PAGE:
a rotating cutter supported upon and rotated by a pilot shaft, the rotating cutter having a substantially planar cutting face that is in substantially full facial contact with the cutting surface of the bed knife, the rotating cutter further having a plurality of gullets formed therethrough, the gullets being aligned with the inlets of the housing and the bed knife so as to receive the fibers entrained in the viscous material therethrough, a trailing edge of the gullets constructed and arranged to sever the fiber as the trailing edge of the gullet passes the inlet of the bed knife, a resulting mixture of cut fibers and viscous material passing from the cavity of the cutting mechanism through the outlet of the housing.
11. The cutting mechanism of claim 10 further comprising:
a backflow auger received over the pilot shaft and disposed within the cavity of the housing, the backflow auger being spaced away from the rotating cutter, thereby defining therebetween an annular passage whereby the mixture of cut fibers and viscous materials may flow from the cavity of the housing through the outlet of the housing, the back flow auger having grooves formed in its sides, the grooves acting in conjunction with a wall of the cavity to prevent substantially all of the mixture of cut fibers and viscous materials from exiting the annular passage except through the outlet of the cavity formed through the housing.
12. The cutting mechanism of claim 10 further comprising:
a sealing collar received over the pilot shaft between the backflow auger and the rotating cutter, the sealing collar being constructed and arranged to form respective seals between the backflow auger and the sealing collar and between the sealing collar and the rotating cutter, thereby preventing substantially all contact between the mixture of mixture of cut fibers and viscous materials and the pilot shaft.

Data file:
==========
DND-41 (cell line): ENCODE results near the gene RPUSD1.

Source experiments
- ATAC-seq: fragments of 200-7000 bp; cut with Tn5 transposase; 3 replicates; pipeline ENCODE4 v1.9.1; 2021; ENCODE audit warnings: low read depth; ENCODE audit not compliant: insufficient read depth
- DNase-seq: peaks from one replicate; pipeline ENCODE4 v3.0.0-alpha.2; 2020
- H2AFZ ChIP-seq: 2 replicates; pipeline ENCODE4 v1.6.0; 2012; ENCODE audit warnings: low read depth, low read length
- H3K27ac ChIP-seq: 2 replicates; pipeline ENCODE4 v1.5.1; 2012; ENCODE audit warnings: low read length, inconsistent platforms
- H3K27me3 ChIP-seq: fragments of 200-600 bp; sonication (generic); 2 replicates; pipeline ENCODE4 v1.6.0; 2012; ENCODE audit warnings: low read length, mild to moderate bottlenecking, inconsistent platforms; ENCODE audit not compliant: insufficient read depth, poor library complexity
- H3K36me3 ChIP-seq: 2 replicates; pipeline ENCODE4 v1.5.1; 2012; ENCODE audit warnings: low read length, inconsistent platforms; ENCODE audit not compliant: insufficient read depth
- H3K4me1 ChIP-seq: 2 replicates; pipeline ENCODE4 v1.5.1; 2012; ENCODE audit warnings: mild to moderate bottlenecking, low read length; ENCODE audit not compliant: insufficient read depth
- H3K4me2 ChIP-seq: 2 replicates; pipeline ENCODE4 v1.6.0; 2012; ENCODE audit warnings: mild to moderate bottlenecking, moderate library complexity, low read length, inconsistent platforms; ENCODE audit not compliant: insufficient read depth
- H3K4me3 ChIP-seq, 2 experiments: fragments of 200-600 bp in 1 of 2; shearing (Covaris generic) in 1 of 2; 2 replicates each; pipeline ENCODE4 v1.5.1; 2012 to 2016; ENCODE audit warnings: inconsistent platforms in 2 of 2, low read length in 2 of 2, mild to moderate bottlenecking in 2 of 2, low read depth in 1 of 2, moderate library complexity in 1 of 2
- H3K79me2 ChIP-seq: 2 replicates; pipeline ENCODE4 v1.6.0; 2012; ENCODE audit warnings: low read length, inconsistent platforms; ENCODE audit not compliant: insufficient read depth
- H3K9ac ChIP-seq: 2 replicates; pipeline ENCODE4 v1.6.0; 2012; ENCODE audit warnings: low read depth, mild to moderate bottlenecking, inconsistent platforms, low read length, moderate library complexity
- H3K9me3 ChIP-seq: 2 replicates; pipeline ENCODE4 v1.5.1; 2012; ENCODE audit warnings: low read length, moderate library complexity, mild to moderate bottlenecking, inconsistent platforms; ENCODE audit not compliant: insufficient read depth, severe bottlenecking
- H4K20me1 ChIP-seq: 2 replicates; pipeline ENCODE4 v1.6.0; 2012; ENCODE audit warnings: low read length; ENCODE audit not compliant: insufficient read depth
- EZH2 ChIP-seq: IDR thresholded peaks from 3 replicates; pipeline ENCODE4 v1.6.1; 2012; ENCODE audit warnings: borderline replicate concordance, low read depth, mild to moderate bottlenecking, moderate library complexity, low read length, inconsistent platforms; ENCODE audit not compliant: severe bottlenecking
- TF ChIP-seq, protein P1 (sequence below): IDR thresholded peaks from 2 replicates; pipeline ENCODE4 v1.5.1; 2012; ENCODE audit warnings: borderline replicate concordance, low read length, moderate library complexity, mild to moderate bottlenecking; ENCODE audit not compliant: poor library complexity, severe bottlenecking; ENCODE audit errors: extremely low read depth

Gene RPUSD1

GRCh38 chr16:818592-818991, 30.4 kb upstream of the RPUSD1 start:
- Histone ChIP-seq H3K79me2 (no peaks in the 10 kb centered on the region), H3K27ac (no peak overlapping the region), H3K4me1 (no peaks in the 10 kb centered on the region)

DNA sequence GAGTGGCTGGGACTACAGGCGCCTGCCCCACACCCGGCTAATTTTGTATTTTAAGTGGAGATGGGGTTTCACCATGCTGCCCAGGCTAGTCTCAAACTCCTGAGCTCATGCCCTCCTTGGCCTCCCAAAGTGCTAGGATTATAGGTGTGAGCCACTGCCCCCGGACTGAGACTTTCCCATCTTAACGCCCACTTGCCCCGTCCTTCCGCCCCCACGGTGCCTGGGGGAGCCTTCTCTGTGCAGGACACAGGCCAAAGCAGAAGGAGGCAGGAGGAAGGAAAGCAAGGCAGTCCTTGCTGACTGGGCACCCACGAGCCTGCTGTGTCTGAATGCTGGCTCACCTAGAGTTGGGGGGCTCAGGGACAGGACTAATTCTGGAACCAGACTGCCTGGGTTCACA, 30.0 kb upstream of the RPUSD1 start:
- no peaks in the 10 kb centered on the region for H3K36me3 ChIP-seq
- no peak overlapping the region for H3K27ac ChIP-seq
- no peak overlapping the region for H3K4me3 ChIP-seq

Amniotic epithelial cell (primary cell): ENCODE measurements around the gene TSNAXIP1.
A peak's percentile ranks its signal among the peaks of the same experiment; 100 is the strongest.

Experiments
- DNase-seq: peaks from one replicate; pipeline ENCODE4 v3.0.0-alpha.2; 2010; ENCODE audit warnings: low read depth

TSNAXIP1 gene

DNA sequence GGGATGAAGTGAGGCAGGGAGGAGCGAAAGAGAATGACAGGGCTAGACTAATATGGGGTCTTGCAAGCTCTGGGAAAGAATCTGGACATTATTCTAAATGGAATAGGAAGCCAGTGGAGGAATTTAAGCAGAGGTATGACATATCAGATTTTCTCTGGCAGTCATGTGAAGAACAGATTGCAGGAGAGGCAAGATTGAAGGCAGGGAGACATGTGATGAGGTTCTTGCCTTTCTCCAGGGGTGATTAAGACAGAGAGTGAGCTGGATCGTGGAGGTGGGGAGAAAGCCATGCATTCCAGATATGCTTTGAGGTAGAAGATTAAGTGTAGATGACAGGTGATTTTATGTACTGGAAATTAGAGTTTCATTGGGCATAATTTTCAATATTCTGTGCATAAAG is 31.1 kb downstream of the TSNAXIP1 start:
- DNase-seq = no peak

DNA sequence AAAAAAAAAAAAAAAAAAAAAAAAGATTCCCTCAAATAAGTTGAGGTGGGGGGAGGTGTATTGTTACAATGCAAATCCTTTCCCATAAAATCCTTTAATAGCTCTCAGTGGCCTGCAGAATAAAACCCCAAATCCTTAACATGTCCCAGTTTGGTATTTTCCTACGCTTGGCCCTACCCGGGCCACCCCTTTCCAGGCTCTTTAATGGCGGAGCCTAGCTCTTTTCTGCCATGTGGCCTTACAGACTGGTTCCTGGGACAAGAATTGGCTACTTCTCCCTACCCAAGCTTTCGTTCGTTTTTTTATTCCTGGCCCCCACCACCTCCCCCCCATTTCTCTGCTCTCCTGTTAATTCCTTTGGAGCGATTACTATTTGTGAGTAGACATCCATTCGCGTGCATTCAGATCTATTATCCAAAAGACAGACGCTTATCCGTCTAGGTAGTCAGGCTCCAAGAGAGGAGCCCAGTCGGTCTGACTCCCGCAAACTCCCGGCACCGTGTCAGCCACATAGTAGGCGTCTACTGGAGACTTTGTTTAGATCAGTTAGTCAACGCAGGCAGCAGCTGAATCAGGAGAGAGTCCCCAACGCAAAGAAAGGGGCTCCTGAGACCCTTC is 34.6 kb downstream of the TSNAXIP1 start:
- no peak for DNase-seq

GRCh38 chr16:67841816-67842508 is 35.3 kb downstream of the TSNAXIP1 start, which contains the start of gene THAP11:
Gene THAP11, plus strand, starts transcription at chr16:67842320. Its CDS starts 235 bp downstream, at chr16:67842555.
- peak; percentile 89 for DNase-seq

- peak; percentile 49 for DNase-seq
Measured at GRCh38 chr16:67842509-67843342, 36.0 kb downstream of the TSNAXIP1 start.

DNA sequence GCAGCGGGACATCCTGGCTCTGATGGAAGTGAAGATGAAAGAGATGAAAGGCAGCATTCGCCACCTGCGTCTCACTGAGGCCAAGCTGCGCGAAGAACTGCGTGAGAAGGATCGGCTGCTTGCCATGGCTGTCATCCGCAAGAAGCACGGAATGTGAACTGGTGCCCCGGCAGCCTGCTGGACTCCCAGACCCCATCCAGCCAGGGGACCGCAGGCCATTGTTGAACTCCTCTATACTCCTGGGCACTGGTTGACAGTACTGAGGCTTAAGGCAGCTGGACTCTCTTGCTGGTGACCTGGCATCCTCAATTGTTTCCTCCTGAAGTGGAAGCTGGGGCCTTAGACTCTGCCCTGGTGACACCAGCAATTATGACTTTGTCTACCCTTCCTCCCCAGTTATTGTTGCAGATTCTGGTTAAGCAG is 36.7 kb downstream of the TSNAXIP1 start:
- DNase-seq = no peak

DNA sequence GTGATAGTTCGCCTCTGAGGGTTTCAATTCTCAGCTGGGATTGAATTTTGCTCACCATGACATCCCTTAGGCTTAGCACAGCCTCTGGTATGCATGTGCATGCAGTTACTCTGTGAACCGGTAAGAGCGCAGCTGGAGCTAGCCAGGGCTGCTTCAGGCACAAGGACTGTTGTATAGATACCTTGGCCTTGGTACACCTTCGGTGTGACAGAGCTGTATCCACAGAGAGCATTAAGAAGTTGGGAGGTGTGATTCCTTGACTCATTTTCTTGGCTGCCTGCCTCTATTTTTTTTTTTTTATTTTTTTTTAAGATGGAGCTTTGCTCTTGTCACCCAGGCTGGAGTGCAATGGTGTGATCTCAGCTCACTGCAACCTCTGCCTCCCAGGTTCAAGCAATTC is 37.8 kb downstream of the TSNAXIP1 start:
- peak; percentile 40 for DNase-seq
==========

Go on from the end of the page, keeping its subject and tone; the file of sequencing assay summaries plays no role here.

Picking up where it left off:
13. The cutting mechanism of claim 10 further comprising:
a biasing mechanism for resiliently biasing the rotating cutter into substantially full facial contact with the bed knife.
14. The cutting mechanism of claim 13 wherein the biasing mechanism comprises:
a biasing rod passed through a longitudinal bore formed completely through the pilot shaft, a distal end of the biasing rod contacting a rear surface of the rotating cutter;
a spring mechanism coupled to a base end of the biasing rod for applying a resilient biasing force to the biasing rod so as to maintain the rotating cutter in substantially full facial contact with the bed knife.
15. The cutting mechanism of claim 14 further comprising:
a mechanical limiting mechanism coupled to the biasing rod so as to prevent the rotating cutter from moving more than approximately three-one thousandths of an inch away from the bed knife.